Ancient cookbook for modern day living would be awesome to have.

worldflashpacker on March 08, 2013:

It makes you wonder whether we overcomplicate recipes today. I bet the quality of ingredients was better then as well. Great lens. Feed me some grapes - NOW!!

worldflashpacker on March 08, 2013:

It makes you wonder whether we overcomplicate recipes today. I bet the quality of ingredients was better then as well. Great lens. Feed me some grapes - NOW!!

ArtandTrend on March 06, 2013:

I get the good knowledge here. This is just the first time I know the Roman recipes. They are very charming! I am hungry now.

Jogalog on March 05, 2013:

I think I would actually like Roman food!

OrganicMom247 on March 04, 2013:

These are priceless.

anonymous on March 01, 2013:

its great information on ancient Roman food..:-)


anonymous on February 28, 2013:

I really liked this article on Culture & Societyâ¦..its great information on ancient Roman food..contents are understandable and worth to be noticedâ¦it is going to help people find their next insight

Kelly bushing


tkeiser on February 27, 2013:

Maybe because it's lunch time, but your lens has made me hungry. I want to try the eggs with honey.

CuriousBoy on February 23, 2013:

Great lens, interesting recipes and miscellaneous info and well documented.

Good work!

Giovanna from UK on February 08, 2013:

Hi nice lens very interesting. I once watched a program about medieval food because cooking is one of my interests, but I had to turn it off, the recipes were making my stomach turn! The Romans had better taste -I think! thanks for this it's very interesting. (ancient Rome are also one of my interests BTW!)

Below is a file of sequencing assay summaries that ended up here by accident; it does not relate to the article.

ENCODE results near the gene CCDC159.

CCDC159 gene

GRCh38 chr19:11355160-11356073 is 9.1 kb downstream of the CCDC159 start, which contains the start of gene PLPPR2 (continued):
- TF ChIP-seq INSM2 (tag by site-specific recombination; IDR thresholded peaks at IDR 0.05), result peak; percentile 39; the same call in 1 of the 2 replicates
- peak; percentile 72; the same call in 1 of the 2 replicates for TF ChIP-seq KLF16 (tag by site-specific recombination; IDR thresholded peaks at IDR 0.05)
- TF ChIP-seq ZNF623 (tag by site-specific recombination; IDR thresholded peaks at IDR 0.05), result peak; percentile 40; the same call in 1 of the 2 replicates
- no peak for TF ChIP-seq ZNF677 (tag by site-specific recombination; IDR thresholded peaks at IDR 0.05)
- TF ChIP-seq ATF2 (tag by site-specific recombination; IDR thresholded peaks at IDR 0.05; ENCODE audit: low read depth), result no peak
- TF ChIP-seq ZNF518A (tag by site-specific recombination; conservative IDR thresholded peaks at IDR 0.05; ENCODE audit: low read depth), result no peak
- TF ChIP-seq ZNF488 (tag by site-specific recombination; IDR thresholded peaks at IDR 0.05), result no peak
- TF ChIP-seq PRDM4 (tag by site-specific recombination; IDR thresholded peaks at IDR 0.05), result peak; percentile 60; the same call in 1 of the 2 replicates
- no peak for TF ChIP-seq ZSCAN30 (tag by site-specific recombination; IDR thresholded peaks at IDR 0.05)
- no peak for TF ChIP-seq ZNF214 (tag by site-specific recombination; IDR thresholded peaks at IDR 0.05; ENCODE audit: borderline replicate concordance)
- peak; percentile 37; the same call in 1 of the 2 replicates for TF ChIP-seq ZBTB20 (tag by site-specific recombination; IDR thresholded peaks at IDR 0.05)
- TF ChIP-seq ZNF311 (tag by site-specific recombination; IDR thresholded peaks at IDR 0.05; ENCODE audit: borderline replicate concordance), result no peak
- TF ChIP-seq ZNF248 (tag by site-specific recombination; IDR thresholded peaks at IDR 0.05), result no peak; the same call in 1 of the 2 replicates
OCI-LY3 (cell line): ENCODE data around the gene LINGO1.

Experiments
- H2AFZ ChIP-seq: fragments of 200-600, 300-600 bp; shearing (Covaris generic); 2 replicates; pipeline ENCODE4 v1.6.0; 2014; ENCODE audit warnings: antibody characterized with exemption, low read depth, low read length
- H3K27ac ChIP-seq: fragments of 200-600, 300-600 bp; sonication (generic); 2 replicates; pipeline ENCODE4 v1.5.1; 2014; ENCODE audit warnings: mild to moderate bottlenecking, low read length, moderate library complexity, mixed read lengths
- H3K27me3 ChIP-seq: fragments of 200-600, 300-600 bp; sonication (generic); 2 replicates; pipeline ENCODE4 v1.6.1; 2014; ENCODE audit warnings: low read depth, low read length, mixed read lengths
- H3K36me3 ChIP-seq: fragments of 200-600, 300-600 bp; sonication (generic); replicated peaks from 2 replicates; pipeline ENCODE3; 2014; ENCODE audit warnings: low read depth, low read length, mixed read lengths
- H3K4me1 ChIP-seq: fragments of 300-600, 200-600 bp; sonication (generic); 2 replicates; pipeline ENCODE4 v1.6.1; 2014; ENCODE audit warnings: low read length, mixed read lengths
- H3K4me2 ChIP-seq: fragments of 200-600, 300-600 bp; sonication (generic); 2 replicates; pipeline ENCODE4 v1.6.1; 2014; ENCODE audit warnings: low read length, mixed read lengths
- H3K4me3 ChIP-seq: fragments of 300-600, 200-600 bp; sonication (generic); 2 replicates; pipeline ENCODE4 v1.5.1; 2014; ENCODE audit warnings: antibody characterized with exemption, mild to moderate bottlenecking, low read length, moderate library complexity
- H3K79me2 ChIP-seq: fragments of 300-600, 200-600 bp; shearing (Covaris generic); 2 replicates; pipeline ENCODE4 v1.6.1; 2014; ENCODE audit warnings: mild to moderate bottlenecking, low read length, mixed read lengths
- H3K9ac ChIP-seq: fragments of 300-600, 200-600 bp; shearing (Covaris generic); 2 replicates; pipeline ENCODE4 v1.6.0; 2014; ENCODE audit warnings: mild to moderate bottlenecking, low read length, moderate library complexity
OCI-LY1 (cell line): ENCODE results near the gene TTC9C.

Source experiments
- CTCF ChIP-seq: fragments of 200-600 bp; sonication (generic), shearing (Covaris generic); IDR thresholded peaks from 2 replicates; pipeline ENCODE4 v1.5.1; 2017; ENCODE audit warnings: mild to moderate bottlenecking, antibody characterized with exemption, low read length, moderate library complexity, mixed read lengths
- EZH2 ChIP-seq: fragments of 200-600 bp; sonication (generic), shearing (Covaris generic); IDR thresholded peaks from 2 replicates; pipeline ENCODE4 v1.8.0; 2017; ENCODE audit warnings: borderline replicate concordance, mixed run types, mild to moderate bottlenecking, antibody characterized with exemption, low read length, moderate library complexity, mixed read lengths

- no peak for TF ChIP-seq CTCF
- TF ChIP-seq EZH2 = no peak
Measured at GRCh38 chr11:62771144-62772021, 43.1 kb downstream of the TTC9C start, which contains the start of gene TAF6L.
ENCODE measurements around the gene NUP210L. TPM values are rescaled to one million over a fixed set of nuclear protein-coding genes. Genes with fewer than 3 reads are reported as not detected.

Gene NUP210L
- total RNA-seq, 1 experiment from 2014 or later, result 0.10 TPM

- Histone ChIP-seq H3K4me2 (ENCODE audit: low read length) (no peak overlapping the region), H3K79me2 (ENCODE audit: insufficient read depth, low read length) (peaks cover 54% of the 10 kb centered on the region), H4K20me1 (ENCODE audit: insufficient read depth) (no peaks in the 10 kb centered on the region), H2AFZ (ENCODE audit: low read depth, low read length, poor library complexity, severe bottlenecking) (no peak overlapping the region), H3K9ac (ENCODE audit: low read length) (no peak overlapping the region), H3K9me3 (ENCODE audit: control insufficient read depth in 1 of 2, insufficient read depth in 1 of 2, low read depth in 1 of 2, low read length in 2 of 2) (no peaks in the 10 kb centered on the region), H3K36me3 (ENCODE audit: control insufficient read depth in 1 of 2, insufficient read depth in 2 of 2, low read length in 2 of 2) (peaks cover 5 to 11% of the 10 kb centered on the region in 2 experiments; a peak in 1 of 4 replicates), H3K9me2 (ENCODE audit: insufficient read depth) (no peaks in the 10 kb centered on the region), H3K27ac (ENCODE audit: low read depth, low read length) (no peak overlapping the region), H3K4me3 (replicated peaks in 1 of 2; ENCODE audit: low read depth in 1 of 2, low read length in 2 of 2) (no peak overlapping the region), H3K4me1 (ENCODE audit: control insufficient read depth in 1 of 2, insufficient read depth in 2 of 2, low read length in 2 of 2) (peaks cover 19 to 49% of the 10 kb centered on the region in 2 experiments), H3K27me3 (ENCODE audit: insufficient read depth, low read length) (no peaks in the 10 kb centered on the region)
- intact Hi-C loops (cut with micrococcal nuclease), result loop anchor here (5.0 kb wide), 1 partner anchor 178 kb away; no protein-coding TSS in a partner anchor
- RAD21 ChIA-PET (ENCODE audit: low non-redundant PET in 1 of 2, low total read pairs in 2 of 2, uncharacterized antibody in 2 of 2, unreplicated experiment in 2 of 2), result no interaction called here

Mit1357 on January 27, 2013:

Indeed very tasty lens.

mrsclaus411 on January 23, 2013:

Ancient Rome sure served up some interesting dishes.

Science-Fiction-Fan on January 21, 2013:

I'd like to try the chicken-substitute for dormice recipe

KathyFirak on January 19, 2013:

Great to find recipes that have an interesting story behind them.

JJGJJG on January 18, 2013:

Interesting, you had me at Dormice, lol

carocwn on January 17, 2013:

Lavish feasts ... I can just see now. Cool lens.

Virginia Allain from Central Florida on January 14, 2013:

Wonderful information about what Romans ate. I like your adaptations to modern ingredients so anyone can serve a Roman meal.

Takkhis on January 01, 2013:

Great ancient roman recipes.

rodica7 lm on December 25, 2012:

Great lens

ruaridhmcdonald on December 20, 2012:

Now if only I can convince my other half...

anonymous on December 19, 2012:

Interesting and informative lens, def some things in those recipes that I would not put in my mouth

vegasgeorge on December 03, 2012:

Very interesting info and a great look at the Romans. Thanks!

JoshK47 on November 25, 2012:

Popping back in with blessings for this tasty lens!

tobydavis on November 20, 2012:

Wonderful, interesting lens - never would have thought of it - fab fun for a theme party! :-)

anonymous on November 13, 2012:

I teach HISTORY.....If possible, I am new at this, a teacher trying to make a difference and have my word get out... could you check out my lens http://www.squidoo.com/workshop/creating-the-most-...

I would truly appreciate a LIKE.....Thank you!

newmorningdews on November 08, 2012:

wow nice info.

I have played the Rome Total War 100 times ... lol

Thank you

victoriahaneveer on November 07, 2012:

I learnt Latin at school and remember one day we had an Ancient Roman Feast. We had to dress up in togas (ahem, bedsheets) and make Roman dishes to share. We all reclined to eat (not on padded couches but on the hard floor of our school gym) and I remember it was great fun! Not a fried dormouse in sight but lots of laughs. I still have a photo actually!

rooshoo on November 05, 2012:

There are some cool lenses on Squidoo, this has got to be one of the best. Bookmarked! That Cooking Apicius cookbook is totally going on my wish list!

Kristen from Boston on November 03, 2012:

Loved learning about these recipes.

anonymous on November 02, 2012:

Thanks for sharing, I like this lens!

anonymous on October 31, 2012:

great lens :)

kopox on October 30, 2012:

these food recipes is so ancient...

Mami Design on October 30, 2012:

Amazing lens - blessed!

David Stone from New York City on October 24, 2012:

Loved it, and especially your light, humorous touch in creating it. Made me hungry.

rafael-portilho on October 21, 2012: